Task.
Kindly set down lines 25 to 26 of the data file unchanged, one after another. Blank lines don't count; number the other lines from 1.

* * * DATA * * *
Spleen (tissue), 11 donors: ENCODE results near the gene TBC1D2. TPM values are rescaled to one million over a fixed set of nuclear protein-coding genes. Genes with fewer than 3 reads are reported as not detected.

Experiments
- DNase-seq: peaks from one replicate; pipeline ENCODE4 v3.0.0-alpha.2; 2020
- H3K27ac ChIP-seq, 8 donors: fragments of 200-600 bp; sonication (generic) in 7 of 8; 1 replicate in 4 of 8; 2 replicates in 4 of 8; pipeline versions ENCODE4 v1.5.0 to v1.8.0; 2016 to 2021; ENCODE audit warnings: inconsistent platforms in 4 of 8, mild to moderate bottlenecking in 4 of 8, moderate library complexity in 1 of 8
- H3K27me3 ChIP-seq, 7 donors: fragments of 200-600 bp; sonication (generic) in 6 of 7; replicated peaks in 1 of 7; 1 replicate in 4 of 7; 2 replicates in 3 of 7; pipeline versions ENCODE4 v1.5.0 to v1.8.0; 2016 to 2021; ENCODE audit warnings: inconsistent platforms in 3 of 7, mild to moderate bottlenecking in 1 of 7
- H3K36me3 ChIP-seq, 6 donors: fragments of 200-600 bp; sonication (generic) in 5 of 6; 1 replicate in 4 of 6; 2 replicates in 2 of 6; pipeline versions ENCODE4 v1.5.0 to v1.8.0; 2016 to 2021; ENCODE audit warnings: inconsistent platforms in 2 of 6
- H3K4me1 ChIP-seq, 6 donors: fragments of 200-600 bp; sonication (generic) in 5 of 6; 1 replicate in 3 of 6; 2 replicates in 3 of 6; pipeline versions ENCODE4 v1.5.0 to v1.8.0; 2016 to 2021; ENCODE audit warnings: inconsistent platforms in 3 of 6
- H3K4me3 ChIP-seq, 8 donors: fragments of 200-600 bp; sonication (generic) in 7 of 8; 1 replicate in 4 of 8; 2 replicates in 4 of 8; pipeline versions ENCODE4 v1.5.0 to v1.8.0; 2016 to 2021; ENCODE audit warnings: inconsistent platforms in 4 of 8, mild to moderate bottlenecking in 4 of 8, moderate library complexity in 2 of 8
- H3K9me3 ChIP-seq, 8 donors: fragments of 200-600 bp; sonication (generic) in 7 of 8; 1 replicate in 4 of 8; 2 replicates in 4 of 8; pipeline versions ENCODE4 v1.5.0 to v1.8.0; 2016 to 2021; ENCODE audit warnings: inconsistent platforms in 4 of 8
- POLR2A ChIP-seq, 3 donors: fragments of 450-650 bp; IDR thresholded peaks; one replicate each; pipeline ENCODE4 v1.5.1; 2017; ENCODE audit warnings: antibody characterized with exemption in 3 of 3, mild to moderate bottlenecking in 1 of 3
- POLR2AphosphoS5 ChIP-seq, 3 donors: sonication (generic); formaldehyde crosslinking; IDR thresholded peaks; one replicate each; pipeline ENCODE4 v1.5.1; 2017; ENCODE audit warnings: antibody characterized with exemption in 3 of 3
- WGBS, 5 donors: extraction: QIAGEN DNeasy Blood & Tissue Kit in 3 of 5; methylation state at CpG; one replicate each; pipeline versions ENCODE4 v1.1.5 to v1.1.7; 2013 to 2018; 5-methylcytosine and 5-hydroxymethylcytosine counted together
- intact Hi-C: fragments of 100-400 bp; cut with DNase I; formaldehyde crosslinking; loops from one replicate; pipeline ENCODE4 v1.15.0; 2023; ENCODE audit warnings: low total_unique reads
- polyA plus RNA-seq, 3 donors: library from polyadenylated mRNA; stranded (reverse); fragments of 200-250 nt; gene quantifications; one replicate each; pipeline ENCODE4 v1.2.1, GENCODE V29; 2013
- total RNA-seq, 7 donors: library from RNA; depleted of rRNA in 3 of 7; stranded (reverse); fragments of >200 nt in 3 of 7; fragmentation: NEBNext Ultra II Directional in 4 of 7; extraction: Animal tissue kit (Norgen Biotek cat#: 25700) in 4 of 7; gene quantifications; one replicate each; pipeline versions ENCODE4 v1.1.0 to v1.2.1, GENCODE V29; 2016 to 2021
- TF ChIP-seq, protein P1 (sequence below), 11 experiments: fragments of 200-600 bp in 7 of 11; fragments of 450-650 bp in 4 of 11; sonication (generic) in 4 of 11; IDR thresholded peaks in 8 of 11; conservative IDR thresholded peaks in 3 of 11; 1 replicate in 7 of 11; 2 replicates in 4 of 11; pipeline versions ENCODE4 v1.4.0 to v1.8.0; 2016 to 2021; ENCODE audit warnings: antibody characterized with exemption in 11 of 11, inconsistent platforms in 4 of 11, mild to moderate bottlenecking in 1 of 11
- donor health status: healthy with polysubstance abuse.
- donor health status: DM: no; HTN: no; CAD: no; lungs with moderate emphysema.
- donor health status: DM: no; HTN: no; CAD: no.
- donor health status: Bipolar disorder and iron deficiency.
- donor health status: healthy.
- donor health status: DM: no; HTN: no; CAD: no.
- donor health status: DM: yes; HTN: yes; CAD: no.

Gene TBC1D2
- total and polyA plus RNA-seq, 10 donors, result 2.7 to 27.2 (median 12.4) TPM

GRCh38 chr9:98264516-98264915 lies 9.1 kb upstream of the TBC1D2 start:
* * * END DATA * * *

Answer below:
- total and polyA plus RNA-seq, 10 donors, result 2.7 to 27.2 (median 12.4) TPM

GRCh38 chr9:98264516-98264915 lies 9.1 kb upstream of the TBC1D2 start: